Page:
Lubavitch Response 2
Reader: You've gone on record saying that Chassidus is
equivalent to the reform and conservative movements. You seem to base this
statement on sources from the time of the Vilna Gaon. In his time, he was
extremely concerned about where the Chassidic movement was headed. As a
result, he was a staunch opponent of Chassidus. Apparently you are not
aware of the fact that during the generation that followed the Baal Shem
Tov and the Grah, the talmidim of both Gedolim worked together and found
the orginal concerns of the Grah regarding Chassidus to be unfounded. Both
Chassidim and Misnagdim expressed mutual respect and love for one another
and their different ways of Avodas Hashem.
Mesora: You make 2 mistakes:
1) You claim I possess hatred in my heart. That is a grave error, and merely your own subjective assumption which is baseless, and false. If you would ask me before accusing, you would have avoided your error. What I disapprove of is anything that violates the principles of the Torah. I do not take issue with people. A false view is greater than one person, and attacking people is of no use for the one who truly desires to teach Torah. Your accusation of "sinas chinam", "unwarranted hatred", is out of line. Again, what I protest is wrong principles, not people.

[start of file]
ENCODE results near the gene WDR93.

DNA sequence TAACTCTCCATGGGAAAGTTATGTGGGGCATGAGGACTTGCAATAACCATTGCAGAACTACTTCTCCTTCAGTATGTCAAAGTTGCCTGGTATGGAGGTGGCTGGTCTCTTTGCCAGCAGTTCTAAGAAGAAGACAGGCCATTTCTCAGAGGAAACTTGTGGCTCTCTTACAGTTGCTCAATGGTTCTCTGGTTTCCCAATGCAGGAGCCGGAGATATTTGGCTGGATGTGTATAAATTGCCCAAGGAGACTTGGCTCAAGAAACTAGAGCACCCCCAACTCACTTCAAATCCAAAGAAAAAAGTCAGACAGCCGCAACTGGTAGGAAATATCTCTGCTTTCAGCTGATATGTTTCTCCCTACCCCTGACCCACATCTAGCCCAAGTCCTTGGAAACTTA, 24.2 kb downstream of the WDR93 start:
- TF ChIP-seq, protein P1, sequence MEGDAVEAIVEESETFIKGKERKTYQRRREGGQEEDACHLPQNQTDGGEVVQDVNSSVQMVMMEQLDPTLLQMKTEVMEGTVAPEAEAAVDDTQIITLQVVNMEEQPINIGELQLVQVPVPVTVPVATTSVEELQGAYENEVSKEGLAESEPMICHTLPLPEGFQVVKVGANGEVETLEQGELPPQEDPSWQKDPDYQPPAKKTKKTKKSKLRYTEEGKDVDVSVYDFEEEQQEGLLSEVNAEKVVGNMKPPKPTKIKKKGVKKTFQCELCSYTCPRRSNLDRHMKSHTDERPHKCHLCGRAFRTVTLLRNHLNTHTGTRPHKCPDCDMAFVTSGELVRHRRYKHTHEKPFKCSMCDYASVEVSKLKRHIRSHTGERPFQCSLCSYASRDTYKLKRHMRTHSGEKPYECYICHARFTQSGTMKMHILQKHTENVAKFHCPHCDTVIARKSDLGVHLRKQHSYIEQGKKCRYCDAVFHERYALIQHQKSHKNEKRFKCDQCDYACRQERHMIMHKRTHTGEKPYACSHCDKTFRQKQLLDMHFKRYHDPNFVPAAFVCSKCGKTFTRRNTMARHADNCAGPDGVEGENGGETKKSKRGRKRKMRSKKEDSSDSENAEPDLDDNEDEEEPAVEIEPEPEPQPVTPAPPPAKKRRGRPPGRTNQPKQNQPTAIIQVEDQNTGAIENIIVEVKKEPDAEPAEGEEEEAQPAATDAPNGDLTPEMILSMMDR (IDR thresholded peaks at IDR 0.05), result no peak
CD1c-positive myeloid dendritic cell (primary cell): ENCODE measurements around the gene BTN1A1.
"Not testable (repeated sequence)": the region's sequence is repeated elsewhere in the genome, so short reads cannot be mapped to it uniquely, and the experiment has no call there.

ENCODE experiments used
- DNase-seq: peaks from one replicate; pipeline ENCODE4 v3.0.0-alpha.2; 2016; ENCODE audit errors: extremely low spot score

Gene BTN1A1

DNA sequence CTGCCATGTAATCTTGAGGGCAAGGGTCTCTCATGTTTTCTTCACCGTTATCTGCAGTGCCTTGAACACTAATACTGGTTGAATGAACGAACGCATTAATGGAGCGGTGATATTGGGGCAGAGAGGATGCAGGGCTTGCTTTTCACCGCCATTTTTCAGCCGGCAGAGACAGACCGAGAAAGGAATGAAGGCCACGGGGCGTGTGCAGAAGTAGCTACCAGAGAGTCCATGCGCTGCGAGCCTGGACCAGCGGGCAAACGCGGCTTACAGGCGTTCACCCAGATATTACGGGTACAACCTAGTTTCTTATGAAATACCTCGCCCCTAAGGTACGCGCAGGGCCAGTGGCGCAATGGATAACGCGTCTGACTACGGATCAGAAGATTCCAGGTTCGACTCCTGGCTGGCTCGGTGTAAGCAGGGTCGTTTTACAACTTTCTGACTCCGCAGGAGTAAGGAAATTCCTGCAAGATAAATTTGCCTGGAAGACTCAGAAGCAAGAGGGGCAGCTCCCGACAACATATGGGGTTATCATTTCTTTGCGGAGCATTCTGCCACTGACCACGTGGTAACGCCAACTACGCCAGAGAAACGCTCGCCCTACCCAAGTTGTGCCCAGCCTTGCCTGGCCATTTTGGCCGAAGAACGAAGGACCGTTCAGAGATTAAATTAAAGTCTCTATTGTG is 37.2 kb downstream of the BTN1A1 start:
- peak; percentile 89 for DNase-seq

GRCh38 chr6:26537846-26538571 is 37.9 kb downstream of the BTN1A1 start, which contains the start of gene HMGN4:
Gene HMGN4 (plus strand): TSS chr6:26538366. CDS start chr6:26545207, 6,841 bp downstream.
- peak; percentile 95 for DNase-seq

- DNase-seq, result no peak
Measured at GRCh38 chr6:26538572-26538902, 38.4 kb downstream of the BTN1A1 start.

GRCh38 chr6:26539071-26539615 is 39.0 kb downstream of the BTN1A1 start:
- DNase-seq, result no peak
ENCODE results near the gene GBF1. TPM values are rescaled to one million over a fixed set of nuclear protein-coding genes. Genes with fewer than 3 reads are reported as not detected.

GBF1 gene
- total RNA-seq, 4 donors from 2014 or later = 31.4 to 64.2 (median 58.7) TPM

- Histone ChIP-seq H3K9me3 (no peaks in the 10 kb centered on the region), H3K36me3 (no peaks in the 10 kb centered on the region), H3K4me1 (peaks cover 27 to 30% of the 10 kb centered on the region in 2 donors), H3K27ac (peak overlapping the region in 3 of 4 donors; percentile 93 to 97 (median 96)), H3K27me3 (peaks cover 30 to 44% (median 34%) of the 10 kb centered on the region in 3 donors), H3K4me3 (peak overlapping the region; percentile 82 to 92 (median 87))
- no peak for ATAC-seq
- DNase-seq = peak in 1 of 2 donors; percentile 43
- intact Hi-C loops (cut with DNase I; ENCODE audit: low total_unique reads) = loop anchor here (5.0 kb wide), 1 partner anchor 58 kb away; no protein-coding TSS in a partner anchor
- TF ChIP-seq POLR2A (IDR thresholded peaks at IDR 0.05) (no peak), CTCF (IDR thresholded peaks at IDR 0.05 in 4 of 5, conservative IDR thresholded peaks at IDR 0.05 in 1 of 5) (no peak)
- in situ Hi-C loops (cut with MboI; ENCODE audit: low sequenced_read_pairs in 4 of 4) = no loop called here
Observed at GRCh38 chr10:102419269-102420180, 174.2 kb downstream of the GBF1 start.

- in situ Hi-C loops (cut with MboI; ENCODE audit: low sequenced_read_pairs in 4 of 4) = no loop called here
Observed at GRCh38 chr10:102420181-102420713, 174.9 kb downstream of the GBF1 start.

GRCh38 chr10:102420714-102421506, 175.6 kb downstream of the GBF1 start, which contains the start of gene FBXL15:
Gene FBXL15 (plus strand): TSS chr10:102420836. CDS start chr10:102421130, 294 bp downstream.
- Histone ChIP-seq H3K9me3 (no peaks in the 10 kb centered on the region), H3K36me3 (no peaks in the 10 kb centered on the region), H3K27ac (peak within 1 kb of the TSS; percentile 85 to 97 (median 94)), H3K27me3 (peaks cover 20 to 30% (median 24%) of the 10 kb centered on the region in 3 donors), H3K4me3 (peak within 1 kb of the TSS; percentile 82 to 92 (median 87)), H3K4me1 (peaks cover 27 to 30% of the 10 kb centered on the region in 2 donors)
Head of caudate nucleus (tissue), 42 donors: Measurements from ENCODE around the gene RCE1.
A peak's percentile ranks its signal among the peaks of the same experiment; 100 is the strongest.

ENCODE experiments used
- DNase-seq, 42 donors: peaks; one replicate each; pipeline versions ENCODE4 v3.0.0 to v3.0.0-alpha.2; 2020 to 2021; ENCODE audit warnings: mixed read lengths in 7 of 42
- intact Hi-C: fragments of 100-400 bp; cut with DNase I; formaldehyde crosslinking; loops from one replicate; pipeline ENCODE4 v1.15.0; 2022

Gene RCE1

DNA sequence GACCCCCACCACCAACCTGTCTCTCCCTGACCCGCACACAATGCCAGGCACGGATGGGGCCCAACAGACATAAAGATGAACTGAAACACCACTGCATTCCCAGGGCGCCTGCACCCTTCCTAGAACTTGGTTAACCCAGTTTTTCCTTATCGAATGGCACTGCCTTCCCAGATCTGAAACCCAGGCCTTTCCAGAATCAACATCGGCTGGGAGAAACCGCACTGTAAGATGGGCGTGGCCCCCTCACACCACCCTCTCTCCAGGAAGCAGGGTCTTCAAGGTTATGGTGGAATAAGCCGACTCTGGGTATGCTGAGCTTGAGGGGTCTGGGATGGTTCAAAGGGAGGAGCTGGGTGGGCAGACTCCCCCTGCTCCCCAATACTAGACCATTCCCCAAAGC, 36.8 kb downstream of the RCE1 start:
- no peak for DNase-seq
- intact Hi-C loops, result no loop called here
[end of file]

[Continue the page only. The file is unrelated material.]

2) You claim there was a meeting of the minds. So called conversations where followers of the Gra and Chassidus "made amends" is not possible for the following reason: If a principle was so against Torah that a genius as the Gra banished the Besht's movement for endorsing it, the Gra did so out of a careful analysis of the violations of those chassidic beliefs, as is the case with all of the Gra's rulings. Additionally, his analysis and conclusions were adopted by all the great minds of his era. Now, to suggest that minds weaker than the Gra would oppose his views makes no sense. Where were they while the Gra was alive? Why didn't they speak out against the Gra then? And why was there unanimous acceptance of the Gra's banishments? I believe the answer is that this notion that there was peace made - between chassidim and misnagdim - was a concoction created by those expelled chassidim to gain acceptance. Even today, we are finding rabbis as Rabbi Berger and Rabbi Billet who are speaking out against the Lubavitch movement and their heretical, messianic beliefs.
It is by no means a settled issue.
Read Rabbi Berger's new book, "The Rebbe, the Messiah, and the Scandal of Orthodox Indifference".